Photo by Kevin Mazur/Getty Images for Rocket Entertainment
Elton John's PR team didn't permit us to photograph last night's show but provided photos of John performing at PPL Center in Allentown last year.
It’s always a tiny bit tragic when a great musician or band stops touring. The part where fans can go and connect physically with their favorite artist is cut off, leaving only albums and YouTube videos and memories from concerts past. Elton John, who came to Cleveland for the second time last night as part of his Farewell Yellow Brick Road Tour, is just the latest leaving his fans out to dry by retiring from the road.
But at least he’s going out with a bang.
John, who is 72, was in town just one year ago
playing pretty much the same set of songs. But no one in the audience seemed to care that he wasn't spicing it up with each show as Rocket Mortgage FieldHouse was packed to the gills — every nook and cranny seemingly stuffed with people, including what had to be limited vision seats on the sides of the stage.
(Local media wasn't allowed photo access for this concert, but here's a
look at last year's show.)
Northeast Ohio fans were revved up to see the piano rocker in action, many wearing sequins, boas, sunglasses and Dodgers apparel in John's honor, and when he arrived on stage nearly right on time to play the classic "Benny and the Jets," people went nuts.
Throughout the show, John was ever the consummate performer, banging the daylights out of his grand piano while leading his band to pure, live imperfect perfection. After ever couple of songs he'd stand up from his bench and point his hands out at the cheering audience, mouthing the words "thank you." It's obvious he thrives on this sound. When the cheers died down a bit, he'd gesture for more, which the crowd had no problem obliging.
Songs ranged from most of the hits like "Tiny Dancer," "The Bitch is Back," and "Candle in the Wind" (all of which had fascinating background imagery on the stage's huge screen, including images of a topless Marilyn Monroe), to lesser-known tunes like "Indian Sunset." With the help of his band, he created a tapestry that ebbed and flowed, never allowing the audience to get bored throughout his nearly-three-hour set. He also kindly played full renditions of songs, refusing to just bulldoze through to the next thing.
"Rocket Man" was a huge highlight. While he no longer reaches for those falsetto lines in the song, John can still belt out notes in his higher register. A huge piano and guitar riff elevated the song in the middle, and it included space-themed imagery and lighting.
In general, the stage effects were quite engaging, including a part where John's entire piano appeared to be engulfed in flames during "Burn Down the Mission." When John needed to make a couple outfit changes, lighting and sound effects kept things moving.
For a man who's been making music that people care about for 50-plus years, he didn't talk a whole lot from the stage. But what he did say, he made count.
"In 1990 I had an epiphany I could either carry on being an asshole, or I could ask for help," John said, explaining how he got clean and sober and went on to start his AIDS foundation. He encouraged everyone to be kind to one another because that's what actually matters.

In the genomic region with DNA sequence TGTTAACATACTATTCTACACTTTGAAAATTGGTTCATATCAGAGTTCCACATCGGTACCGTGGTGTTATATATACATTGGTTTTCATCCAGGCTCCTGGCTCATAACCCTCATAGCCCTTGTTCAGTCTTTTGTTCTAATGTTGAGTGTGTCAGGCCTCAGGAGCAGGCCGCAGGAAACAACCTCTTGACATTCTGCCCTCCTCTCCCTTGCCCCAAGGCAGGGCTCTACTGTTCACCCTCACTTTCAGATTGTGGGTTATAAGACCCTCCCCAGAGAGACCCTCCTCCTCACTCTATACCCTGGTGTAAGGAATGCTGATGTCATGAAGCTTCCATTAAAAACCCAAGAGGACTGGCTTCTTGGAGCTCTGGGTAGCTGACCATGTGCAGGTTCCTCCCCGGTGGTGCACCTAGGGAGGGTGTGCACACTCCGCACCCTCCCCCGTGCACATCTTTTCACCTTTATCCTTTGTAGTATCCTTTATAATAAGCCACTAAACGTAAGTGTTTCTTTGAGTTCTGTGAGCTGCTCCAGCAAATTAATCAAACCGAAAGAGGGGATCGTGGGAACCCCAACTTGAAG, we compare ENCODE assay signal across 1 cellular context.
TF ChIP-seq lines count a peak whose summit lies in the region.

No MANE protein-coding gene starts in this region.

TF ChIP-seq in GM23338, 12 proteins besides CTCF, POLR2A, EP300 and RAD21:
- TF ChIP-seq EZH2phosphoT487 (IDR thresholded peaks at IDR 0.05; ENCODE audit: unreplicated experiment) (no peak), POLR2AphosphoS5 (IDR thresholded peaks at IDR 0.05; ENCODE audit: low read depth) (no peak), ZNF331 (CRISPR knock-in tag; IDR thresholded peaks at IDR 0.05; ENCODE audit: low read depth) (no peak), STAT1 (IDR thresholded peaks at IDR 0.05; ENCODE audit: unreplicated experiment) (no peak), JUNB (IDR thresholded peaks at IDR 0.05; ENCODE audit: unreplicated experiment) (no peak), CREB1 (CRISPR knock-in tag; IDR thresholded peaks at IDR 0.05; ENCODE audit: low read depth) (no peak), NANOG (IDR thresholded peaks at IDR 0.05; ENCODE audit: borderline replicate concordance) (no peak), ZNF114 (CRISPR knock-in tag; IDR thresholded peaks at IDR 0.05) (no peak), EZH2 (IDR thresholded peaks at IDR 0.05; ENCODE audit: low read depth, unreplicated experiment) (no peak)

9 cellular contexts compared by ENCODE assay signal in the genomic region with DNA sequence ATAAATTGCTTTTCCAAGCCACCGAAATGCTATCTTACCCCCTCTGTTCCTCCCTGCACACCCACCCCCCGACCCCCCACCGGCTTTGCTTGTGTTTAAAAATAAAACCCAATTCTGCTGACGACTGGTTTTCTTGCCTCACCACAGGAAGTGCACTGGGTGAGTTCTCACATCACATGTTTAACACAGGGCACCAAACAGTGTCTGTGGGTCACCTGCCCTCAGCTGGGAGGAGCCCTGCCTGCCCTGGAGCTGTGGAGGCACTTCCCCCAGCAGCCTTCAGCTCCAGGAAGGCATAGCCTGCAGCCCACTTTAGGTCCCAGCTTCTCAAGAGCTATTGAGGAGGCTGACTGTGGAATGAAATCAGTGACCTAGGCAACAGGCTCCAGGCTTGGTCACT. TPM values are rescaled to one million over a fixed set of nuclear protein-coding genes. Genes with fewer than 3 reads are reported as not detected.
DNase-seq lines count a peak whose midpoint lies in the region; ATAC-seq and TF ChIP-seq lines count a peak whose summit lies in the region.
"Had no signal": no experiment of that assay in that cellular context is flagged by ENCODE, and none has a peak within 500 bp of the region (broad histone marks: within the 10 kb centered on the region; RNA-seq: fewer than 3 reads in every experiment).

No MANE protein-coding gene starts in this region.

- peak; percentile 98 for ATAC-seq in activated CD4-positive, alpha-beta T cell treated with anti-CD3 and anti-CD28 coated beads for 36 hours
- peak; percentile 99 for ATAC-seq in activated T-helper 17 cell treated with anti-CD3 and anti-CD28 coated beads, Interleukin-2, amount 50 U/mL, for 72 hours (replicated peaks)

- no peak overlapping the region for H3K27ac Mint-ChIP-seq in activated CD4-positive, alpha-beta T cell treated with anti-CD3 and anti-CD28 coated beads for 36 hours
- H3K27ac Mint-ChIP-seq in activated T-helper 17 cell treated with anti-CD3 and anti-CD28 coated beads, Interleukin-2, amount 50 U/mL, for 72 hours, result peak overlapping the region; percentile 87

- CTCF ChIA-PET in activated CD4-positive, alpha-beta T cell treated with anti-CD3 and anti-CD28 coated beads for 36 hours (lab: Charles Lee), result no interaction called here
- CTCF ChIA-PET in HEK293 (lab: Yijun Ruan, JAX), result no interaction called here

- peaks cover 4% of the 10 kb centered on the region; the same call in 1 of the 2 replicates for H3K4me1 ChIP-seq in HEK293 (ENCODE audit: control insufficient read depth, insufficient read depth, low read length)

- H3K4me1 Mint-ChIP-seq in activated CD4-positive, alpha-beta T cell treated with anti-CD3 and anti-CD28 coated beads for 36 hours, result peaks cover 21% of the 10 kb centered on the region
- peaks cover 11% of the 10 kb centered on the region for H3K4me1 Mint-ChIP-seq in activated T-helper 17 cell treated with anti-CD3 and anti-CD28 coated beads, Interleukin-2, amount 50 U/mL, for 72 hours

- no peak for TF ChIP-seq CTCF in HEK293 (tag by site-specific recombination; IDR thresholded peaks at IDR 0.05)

It must be noted that while everyone was there to see John, he was almost upstaged by one of his percussionists — yes, there were three drummers on stage. Situated on the top back riser, Ray Cooper played tambourine like he was swatting away the most annoying mosquito. On cymbals and bongos, he pounded and rocked. To watch him was to never want to look away.
The main part of the show wrapped up with an entirely too-fun rendition of "Crocodile Rock," during which John made the audience sing the chorus, and then "Saturday Night's Alright for Fighting," which included tons of confetti.
Of course, there was never any doubt John wasn't coming back for an encore. And when he did, he arrived in a silk bathrobe to play the two songs we hadn't heard yet: "Your Song," and "Goodbye Yellow Brick Road."
In the end, after his piano had elegantly moved across the stage, John removed his robe to reveal a track suit with his name emblazoned on the back. He then walked onto a clear platform that came out of nowhere and rose into the air like he was headed to heaven. A door appeared in the back of the stage, and he disappeared into darkness.
"The reason it has to end is because 10 years ago I didn't have a family and now I have a family," John said at one point in the show. "But I could never forget all of you ... I get goosebumps every time I think of playing in Cleveland, and everywhere."
After he finally officially retires from the road next December, John will no doubt continue to perform in some capacity as he loves his fans too much. But this is (most likely
) the final time the Brit is going to grace Cleveland with his presence. And after last night's show, during which he held nothing back, area fans will always have something to cherish.
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